The twelfth edition of the Week of Innovative Regions in Europe (WIRE) took place last week, hosted by our Member, the University of Paris-Saclay. This edition of WIRE was organised under the French Presidency of the Council of the EU, on the theme “Towards a leading Europe in breakthrough innovation: unleashing the potential of regions”.
For three days, participants from all over Europe exchanged and debated around themes such as (i) the characteristics of innovations with high disruptive potential, and how to support their deployment within regional ecosystems? (ii) What are the key factors for supporting and deploying disruptive innovations in civil society? (iii) How to achieve the scaling up essential for the growth of start-ups, but which represents a high risk for private investors? (iiii) What are the existing or missing tools, at European, national and regional level?
All stakeholders present at WIRE were in complete agreement: the world needs radical solutions and breakthrough innovation to face and solve the current societal challenges.
The conference emphasised the link between innovation and regional cohesion, showing how rural and widening regions can become ERAhubs, which attract global talent, boost deeptech innovation, and orchestrate funding synergies.
The various debates centered around the need for a more bottom-up approach, concerning individuals and citizens and the importance of talent development, entrepreneurial skills and lifelong learning. In that respect, universities are the main driving force for the development of their local areas to attract and retain research, innovation and entrepreneurial talent.
Participants also agreed that breakthrough innovation needs to be inter-, pluri- and trans-disciplinary for it to be meaningful, as well as allowing for risk taking and boldness.
To achieve this, stakeholders from SME’s, to universities and to regions requested legal and administrative barriers within the single market to be reduced, for the establishment of a better framework and additional funding to make Europe a leader in breakthrough innovation.
Our association contributed to a panel discussion on Europe’s green transition: the role of the EU missions. Our panel was moderated by Markku Markkula, Vice President of the European Committee of the Regions, with additional speakers including, Pirita Lindholm, Director of European Regions Research and Innovation Network (ERRIN) and Neville Reeve, Principal Missions Coordinator at Directorate General for Research and Innovation of the European Commission (DG RTD).
Our Advisor for Innovation and Sustainability, Louise Drogoul, introduced the need for disruptive innovation to deliver on the European green deal and on the Sustainable Development Goals (SDGs) as well as the crucial role of universities of Science & Technology (S&T) to do so. Following our latest position on ‘Boosting disruptive innovation by fostering new mindsets and co-creating innovation’, Louise underlined the vital importance of appropriate framework conditions and sustainable funding to deploy co-creation practices and develop the right skills and mindsets within and beyond universities to ensure a safe, secure and sustainable future.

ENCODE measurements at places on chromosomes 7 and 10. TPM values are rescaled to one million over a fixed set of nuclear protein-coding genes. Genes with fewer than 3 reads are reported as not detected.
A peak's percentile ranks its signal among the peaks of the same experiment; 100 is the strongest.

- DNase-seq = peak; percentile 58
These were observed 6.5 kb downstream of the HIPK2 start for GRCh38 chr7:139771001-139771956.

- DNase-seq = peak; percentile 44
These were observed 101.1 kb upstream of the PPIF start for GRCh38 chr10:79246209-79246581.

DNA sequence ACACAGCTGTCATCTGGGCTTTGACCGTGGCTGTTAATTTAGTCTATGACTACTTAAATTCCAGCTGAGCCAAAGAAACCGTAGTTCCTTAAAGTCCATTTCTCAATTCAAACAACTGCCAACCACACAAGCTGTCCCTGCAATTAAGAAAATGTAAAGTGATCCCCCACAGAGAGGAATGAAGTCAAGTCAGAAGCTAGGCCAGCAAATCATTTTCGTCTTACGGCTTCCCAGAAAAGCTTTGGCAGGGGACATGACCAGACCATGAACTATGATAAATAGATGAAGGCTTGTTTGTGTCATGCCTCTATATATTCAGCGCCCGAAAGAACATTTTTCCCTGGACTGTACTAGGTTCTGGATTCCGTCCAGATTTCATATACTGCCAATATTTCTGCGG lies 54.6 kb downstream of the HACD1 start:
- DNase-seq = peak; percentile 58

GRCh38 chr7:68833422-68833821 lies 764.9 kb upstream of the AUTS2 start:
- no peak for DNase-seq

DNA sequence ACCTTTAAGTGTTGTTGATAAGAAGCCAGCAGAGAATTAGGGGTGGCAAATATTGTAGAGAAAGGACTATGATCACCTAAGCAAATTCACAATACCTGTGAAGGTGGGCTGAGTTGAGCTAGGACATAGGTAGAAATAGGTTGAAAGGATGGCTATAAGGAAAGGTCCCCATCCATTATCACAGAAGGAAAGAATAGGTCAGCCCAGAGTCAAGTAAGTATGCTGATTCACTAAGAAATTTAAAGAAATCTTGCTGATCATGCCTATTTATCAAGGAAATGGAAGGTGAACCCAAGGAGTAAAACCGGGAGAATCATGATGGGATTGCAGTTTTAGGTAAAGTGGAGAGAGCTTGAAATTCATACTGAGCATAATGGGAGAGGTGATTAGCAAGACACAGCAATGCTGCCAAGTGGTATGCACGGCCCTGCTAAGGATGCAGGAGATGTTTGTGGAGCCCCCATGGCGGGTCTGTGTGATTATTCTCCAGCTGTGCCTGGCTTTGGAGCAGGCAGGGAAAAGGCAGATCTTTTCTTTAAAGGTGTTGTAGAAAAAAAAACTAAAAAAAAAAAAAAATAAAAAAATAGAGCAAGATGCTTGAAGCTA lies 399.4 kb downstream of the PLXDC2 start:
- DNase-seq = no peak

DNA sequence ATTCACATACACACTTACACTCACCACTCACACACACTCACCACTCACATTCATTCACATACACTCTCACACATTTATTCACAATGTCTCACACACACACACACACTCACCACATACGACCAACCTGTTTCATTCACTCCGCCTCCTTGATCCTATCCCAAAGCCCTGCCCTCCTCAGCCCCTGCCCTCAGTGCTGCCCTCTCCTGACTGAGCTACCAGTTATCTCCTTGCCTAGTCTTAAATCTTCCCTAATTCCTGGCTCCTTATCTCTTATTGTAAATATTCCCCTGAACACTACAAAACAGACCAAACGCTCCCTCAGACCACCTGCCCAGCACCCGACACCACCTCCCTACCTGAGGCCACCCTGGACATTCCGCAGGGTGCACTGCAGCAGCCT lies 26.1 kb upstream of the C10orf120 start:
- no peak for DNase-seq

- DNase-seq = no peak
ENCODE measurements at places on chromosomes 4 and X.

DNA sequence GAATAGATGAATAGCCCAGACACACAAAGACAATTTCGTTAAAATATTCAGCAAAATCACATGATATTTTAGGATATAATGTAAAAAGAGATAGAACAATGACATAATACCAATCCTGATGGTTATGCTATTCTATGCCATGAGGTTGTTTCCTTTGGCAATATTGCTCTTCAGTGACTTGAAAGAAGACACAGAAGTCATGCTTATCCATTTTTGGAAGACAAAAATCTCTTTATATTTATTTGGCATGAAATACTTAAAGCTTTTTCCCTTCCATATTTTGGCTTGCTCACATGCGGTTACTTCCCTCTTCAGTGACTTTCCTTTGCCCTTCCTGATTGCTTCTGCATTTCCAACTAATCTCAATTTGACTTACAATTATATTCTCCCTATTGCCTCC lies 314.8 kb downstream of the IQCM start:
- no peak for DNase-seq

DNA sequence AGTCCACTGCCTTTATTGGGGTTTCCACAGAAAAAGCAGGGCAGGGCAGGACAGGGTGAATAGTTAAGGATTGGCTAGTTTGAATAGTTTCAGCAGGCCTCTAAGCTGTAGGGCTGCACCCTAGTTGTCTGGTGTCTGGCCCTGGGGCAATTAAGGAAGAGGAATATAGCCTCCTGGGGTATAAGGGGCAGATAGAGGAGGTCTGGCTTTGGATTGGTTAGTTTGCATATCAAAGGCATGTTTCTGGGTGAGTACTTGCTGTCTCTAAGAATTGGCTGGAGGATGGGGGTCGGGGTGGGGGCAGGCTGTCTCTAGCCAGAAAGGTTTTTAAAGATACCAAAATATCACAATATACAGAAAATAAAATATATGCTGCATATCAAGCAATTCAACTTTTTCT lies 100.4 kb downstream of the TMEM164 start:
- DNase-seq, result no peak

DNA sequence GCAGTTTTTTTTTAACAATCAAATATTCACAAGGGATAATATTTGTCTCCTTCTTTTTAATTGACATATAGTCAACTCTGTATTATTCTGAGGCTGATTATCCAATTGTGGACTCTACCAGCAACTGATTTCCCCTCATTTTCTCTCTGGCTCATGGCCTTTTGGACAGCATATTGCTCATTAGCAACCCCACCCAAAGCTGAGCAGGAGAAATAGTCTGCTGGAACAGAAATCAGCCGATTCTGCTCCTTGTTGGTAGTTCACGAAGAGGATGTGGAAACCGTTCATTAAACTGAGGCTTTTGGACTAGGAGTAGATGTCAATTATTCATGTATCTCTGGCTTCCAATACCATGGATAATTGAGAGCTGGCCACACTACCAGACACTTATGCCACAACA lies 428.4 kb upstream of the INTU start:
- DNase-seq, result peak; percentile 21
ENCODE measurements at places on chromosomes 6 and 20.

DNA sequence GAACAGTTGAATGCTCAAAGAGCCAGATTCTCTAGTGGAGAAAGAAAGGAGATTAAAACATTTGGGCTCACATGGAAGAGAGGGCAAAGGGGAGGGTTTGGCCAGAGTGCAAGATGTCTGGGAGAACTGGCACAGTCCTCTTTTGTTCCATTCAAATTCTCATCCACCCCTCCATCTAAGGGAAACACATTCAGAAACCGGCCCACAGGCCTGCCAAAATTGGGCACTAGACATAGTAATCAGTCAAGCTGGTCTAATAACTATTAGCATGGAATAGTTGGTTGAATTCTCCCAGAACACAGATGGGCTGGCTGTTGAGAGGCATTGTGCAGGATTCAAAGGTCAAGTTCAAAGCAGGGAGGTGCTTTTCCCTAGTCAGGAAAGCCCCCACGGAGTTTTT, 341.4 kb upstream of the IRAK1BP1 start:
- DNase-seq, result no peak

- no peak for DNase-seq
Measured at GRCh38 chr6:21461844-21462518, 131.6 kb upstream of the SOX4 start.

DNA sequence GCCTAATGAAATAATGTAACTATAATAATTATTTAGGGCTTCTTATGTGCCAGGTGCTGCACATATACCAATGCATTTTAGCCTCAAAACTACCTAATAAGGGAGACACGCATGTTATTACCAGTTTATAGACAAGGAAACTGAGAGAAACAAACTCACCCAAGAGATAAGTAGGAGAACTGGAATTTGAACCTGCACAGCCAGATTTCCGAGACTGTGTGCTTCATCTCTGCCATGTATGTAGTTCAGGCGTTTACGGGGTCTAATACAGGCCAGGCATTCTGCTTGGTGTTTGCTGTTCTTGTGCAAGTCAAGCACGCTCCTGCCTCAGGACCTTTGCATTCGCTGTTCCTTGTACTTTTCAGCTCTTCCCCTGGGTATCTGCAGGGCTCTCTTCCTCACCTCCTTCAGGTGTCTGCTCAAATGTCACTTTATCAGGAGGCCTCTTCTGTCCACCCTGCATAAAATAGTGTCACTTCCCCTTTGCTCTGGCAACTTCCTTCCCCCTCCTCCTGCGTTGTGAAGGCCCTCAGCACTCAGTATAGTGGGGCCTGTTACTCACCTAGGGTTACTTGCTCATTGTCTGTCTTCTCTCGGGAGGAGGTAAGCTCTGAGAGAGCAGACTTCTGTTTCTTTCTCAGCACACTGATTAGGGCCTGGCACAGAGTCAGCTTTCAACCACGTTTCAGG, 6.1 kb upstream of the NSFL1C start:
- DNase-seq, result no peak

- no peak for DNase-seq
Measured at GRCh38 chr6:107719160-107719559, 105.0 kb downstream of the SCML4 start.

On the role of universities of S&T in boosting disruptive innovation and contributing to sustainability, Louise argued that universities of S&T act as the ‘glue’ bringing together the local, regional, European and global levels, connecting gaps in the innovation ecosystem through cooperation and co-creation. On the other hand, the role of the Missions would be to bridge between society and research, levering through citizen science to connect broader society (including local and regional level) to latest developments in Research and Innovation.
There should be a balance between top-down strategies and bottom-up approaches in the development of disruptive innovation. On the societal and political level we should have an open and evolving discussion around societal priorities and rules. On the level of research and innovation, the goal should be to empower researchers and innovators and their organisations such as universities, to take risks and assume their responsibilities to contribute to sustainability by creating the right framework and regulation to create a new mindset.
Louise concluded that (i) knowledge and learning are key to making change and universities have a crucial role and effect on innovation and their ecosystems and (ii) although it is important to close the innovation gap in Europe, we should not lose sight that Missions need to be aligned to the SDG and that sustainability is not a competition but rather a global issue concerning us all.
The conference was closed by Anna Panagopoulou, Director of European Research Area & Innovation at the Research and Innovation Directorate General of European Commission, who promised the discussions and points raised at this conference will feed the upcoming European Union Innovation agenda. We will therefore keep a close eye on the developments of this agenda and look forward to seeing Universities of S&T prominently represented in it.
The recordings of all the sessions and plenaries will soon be available directly on the WIRE website.For more information please contact our Advisor for Innovation & Sustainability, Louise Drogoul